Problems: Kagame should be cautious of simply assuming that what Putin did successfully would bear the same result in Rwanda. There is a fundamental difference between his and Putin’s situation domestically. President Putin has always enjoyed extremely high approval within Russia. Even his opponents whether domestic or otherwise, would agree with this premise. It is therefore clear that his manoeuvring with Medvedev was sanctioned by the establishment but most importantly by the majority of Russians. The same cannot be said of Kagame and Rwandans. If the need to falsify elections in Rwanda exists, that should show the establishment that the people of Rwanda do not want Kagame and will see through any such trickery.

4. Emergency powers for national security: This option may end up being the most favoured by Kagame come 2017. This would involve restarting conflict in the DRC in the name of going after the FDLR and other groups that allegedly threaten Rwandan security. Further to this, it has been reported that the Rwandan regime is planning on causing havoc in Burundi resulting in the deaths of Tutsis and government officials, leading to regime change in that country. This, it is reported, will be used as a springboard for attacks on Tanzania.[1] Furthermore, insecurity within the country itself will be another option. This has already started by the several grenades that have been exploding in the country in the name of terrorism. It will then be argued that there cannot be a change in administration when the country is at war or being threatened by external forces, and forces within. This will be a proposition that is reasonable and that the international community will have to understand and support.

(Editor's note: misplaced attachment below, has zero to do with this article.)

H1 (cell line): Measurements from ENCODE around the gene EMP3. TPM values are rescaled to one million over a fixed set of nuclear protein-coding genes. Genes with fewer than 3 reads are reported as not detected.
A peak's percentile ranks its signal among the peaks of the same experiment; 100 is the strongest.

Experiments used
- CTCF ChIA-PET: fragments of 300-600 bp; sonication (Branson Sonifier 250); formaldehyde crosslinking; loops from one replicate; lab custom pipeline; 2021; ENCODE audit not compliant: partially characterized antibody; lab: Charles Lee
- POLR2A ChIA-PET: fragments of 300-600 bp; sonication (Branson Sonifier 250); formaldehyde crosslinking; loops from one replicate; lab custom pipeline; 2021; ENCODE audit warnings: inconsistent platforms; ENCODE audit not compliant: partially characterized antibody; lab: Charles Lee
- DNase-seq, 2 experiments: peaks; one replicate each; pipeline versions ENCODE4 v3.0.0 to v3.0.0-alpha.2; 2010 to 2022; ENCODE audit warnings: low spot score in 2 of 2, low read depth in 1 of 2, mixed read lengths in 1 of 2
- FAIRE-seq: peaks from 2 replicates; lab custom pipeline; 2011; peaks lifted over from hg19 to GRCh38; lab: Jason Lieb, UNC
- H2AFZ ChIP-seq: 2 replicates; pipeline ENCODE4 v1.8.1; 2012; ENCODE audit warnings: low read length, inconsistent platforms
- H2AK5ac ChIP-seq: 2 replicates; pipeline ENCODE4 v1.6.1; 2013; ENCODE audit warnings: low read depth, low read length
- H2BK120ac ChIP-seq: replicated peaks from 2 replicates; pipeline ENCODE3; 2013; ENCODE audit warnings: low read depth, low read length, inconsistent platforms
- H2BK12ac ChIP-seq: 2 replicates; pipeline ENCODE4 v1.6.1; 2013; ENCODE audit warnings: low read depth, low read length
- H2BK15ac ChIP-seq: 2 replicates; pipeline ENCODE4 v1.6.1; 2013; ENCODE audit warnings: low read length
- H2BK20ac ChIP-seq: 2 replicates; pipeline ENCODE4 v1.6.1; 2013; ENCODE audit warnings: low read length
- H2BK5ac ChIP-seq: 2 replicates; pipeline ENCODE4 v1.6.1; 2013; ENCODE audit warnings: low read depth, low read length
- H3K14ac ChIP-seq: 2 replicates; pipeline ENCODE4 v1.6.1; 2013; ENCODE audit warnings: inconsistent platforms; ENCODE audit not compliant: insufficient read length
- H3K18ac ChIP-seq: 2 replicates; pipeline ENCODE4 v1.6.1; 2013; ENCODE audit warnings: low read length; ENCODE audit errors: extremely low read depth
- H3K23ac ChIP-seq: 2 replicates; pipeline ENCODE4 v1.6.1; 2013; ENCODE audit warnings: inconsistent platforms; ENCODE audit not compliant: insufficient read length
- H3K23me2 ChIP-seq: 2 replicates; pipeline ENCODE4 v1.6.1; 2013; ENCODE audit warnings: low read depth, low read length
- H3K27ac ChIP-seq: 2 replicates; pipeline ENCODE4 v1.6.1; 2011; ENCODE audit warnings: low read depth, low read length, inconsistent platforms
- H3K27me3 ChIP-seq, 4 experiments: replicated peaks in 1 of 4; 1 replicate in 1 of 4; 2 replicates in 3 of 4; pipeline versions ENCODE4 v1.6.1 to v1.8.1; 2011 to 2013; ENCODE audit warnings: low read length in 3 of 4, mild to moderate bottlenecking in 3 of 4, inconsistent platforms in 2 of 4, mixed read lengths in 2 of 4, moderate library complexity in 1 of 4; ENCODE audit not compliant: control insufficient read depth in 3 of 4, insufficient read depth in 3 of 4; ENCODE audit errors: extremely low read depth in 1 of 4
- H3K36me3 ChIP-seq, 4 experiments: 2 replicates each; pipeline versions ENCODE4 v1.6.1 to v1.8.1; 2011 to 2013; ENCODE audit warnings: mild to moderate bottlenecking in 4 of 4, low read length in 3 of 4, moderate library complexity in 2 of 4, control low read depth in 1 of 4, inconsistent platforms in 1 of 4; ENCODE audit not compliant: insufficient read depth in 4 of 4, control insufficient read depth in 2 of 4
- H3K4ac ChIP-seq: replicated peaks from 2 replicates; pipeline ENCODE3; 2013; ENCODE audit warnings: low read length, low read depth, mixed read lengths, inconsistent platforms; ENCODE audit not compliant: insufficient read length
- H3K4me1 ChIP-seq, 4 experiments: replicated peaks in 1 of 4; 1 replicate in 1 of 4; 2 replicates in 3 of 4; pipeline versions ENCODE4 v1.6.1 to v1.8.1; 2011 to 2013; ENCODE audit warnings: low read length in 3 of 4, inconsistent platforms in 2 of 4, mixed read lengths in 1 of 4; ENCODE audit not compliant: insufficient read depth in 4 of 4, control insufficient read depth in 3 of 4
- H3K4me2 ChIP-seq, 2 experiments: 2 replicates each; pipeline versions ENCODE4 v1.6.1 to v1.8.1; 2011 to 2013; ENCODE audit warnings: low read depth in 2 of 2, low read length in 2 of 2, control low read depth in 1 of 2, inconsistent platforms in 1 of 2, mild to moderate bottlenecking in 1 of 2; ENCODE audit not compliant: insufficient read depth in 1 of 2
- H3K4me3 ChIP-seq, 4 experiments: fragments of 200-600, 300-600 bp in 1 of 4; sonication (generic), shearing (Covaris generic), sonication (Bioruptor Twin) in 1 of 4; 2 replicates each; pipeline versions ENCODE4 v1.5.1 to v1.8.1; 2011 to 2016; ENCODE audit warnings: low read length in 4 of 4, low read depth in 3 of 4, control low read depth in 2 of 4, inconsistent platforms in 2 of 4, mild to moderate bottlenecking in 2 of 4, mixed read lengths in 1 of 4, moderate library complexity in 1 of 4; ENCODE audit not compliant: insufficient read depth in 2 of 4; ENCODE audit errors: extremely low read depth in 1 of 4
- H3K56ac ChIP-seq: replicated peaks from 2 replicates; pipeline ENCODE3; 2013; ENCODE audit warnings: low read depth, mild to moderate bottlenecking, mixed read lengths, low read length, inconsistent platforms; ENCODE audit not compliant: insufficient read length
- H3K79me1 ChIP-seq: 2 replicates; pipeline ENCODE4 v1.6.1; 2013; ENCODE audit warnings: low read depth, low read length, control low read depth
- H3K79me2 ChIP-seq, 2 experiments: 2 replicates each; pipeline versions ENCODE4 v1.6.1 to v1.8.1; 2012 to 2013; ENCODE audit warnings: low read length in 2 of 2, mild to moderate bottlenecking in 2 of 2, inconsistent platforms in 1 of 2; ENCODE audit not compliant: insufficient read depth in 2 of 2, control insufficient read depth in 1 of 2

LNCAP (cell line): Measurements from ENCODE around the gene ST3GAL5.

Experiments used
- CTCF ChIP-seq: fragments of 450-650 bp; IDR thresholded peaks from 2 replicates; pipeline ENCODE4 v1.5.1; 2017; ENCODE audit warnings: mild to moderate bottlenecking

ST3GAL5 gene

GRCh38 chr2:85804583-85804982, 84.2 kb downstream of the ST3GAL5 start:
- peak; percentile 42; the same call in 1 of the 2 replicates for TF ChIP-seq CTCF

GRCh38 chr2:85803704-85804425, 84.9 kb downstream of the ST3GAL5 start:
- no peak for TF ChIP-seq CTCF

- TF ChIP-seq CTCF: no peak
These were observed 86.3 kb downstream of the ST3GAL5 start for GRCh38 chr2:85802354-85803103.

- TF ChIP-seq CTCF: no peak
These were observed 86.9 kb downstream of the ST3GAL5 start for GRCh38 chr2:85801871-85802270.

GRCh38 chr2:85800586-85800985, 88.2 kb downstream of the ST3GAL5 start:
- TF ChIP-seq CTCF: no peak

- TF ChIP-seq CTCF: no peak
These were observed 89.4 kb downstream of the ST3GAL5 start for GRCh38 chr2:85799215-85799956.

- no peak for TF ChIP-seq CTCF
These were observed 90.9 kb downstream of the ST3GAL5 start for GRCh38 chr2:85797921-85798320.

Problems: This plan may not reach fruition as Kigali’s aggressiveness and Kagame’s lack of diplomatic demeanour is becoming clearer by the day. The region and the international community are becoming more aware of a need for a strong message followed up by unequivocal action against the Rwandan regime. This, we saw in the region’s dealing with the M23, a proxy Rwandan militia and the subsequent rhetoric coming out of Washington and Europe.

Whichever options above or others that President Kagame is considering, he, and other African leaders should take heed of the message from the events of Burkina Faso. They are not isolated or unique to Burkina Faso. This is a new African people emerging. A people informed and a people determined to make their voice heard. The African people will increasingly decide their leaders, and their leaders will increasingly serve their people and be accountable to them.

Peter Mutabaruka

[1] Noble Marara, Behind the presidential curtains: Kagame planning to terrorise Burundi, Inyenyeri News